The following was written several years ago when I was working towards my doula certification as a young college student, before I had ever given birth to my own babies. For the last few years, I've been on an extended mama/maternity leave while I raise my young children and focus on my primary ministry of family life. I've been busy whiping noses and bottoms, nursing babies, meal planning, home-tending, playdate hosting and doing all of the important things mamas do. Of course, I still have years of that work still ahead of me, but I am also forunate enough to be returning to birth work now! I have been itching to re-connect with "Sarah Eiley" - that doula-girl, hippie-chick, earthy-birthy mama that has always been inside of me. I'm "booking" clients NOW for this fall and winter, so call me soon!! And in the meantime if you see me, don't forget about that part of my name that is so special to me - Eiley! :)
The Value and Purpose of Labor Support
When racked with labour pangs, and sore distressed the sex invoke thee, as the soul’s sure rest; for thou Eileithyia alone canst give relief to pain, which art attempts to ease, but tries in vain. Artemis Eileithyia, venerable power, who bringest relief in labour’s dreadful hour.” —Orphic Hymn 2, to Prothyraeia, as translated by Thomas Taylor, 1792.
In Greek mythology, female goddesses gave birth under the guidance of Eileithyia, the goddess of childbirth and light. In ancient cave drawings that remain today, Eileithyia is depicted serving women in labor, bearing a torch as she welcomes children out of the darkness and into the light. Early in college, and already on my journey to becoming a Doula, I was delighted to learn that I share a connection with this divine helper to women in labor through my middle name, Eiley. The Greeks lend not only inspirational figures, but words important to those women who serve as doulas. The very word, Doula, comes from ancient Greek culture and literally means, “female servant.” The idea that women traditionally supported one another in their journeys toward motherhood appealed to me as I began to discover my own desire to encourage and care for women. I believe women lost something profound when birth was removed from the home, family, and feminine community and was reestablished in impersonal medical settings. Today’s modern Doula has the opportunity to become a bridge between a female-oriented birth support model and the modern medical model. Many pregnant women intuitively desire the comforting presence of another experienced woman at their birth, and the evolution of Doula care as a profession has worked to fill the gap in society where family and friends once stood. A birth Doula is a woman with a sincere desire to support women throughout their pregnancy, labor and early postpartum experience. Doulas provide emotional, practical, and physical support throughout labor and birth. Doulas are trained to offer emotional support during pregnancy, and though they do not offer clinical services, they may have a wealth of knowledge and wisdom about topics such as getting prenatal care, nutrition, and preparing the body for birth. A Doula assists a woman during the actual event of labor and delivery with continuous support, advocacy in the hospital, objective information, hands-on comfort techniques and emotional encouragement. Though birth and postpartum Doulas have different roles, the presence of a birth Doula often aids the transition from hospital to home as a new family settles in, bonds with their baby and discovers parenting. Doulas inspire birthing women to trust in their own bodies, in their mothering-intuition and in the birth process as a whole. There are considerable benefits of a return to a model in which women celebrate and support each other in the transition from maidens to mothers. Studies have shown that women who are supported through labor by a caring individual have better obstetrical outcomes, shorter labors and need less pain medication than women who labor on their own. Research studies on the effectiveness of Doula support suggest that when a woman’s emotional needs are addressed during her pregnancy and labor experience, her perspective of her birth experience is more positive and breastfeeding and early bonding are improved. Overall, a woman who is cared for and cheered through such a life-changing event will likely experience a greater sense of pride and accomplishment. Birth is a tremendous rite of passage. It can be a wonderful life-changing event for both a woman and her partner. Birth can be magical and joyful. Birth can be about letting go of fears and taking one contraction at a time. The childbearing year is a time that calls for honesty, trust, patience, tenderness, and support. It is an intensely emotional experience. I believe having a Doula present at birth allows a woman the chance to connect with the courage and strength of all of the women who have gone before her in birthing and mothering. What an incredible blessing and honor it is for me to be working with women as they prepare for such an awe-inspiring event in their lives! It makes my heart sing.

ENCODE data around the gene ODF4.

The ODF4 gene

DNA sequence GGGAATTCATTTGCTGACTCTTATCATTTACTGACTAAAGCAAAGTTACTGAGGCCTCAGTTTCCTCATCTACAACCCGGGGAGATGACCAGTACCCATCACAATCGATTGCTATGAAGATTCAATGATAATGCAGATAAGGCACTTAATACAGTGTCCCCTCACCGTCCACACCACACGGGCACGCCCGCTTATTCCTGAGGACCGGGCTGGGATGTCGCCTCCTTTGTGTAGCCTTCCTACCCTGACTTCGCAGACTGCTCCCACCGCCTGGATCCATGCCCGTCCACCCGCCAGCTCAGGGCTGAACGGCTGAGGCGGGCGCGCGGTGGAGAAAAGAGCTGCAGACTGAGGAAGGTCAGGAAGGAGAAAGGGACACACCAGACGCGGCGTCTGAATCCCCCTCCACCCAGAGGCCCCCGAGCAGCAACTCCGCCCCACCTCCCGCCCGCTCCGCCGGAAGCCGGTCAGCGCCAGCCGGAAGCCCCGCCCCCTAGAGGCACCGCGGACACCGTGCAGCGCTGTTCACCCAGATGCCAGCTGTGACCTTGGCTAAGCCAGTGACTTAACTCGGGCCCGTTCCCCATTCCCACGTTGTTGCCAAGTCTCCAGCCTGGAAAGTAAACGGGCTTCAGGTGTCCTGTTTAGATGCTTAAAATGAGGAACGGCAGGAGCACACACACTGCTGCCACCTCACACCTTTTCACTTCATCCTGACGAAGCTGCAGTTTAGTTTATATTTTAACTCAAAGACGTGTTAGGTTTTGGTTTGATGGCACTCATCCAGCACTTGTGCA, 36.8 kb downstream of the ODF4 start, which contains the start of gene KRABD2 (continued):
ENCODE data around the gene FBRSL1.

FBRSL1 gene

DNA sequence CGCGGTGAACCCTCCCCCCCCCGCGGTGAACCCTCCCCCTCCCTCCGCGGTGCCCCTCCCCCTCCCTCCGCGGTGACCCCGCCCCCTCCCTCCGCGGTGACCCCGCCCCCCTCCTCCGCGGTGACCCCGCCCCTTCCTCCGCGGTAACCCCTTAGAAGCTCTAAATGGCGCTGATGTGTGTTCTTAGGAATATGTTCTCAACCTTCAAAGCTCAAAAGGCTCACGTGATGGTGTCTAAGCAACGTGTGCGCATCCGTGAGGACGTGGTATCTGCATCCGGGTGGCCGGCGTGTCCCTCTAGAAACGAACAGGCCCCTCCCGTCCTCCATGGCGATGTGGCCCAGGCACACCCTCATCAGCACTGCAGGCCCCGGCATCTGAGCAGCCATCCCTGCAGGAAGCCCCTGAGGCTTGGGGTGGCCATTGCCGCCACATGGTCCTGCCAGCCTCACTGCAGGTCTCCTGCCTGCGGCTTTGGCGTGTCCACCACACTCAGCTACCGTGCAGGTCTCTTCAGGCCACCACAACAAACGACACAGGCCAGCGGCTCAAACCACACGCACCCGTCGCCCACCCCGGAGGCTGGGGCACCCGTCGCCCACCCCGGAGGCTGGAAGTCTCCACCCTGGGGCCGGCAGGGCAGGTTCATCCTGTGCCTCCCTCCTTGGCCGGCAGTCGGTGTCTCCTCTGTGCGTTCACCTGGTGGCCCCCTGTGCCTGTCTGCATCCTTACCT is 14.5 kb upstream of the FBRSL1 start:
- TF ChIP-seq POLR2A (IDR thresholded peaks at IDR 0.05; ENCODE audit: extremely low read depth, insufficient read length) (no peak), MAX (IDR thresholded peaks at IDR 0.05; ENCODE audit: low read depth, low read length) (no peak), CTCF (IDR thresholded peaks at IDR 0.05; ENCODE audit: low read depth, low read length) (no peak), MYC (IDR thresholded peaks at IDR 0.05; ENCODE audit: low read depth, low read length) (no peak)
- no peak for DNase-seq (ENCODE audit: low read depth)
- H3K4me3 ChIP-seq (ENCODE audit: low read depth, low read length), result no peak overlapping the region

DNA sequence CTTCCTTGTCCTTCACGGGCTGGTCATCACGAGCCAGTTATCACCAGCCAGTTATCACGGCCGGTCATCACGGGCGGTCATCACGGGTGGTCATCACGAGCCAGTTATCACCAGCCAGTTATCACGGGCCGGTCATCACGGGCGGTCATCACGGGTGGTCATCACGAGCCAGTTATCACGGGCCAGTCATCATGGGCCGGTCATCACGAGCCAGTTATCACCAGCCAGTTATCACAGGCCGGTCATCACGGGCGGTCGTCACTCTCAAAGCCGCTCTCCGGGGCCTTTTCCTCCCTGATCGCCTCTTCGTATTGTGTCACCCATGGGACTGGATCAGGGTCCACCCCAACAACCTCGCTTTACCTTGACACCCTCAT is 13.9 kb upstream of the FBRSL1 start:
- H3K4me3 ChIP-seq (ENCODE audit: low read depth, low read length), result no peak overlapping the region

Sarah Eiley Cowherd
Sarah is a mama to 4 wild things and a doula in Charlotte, NC with over 10 years of experience in supporting families of all kinds. With gentle hands and a humble heart, she guides women to experience birth without fear and move forward into motherhood in confidence.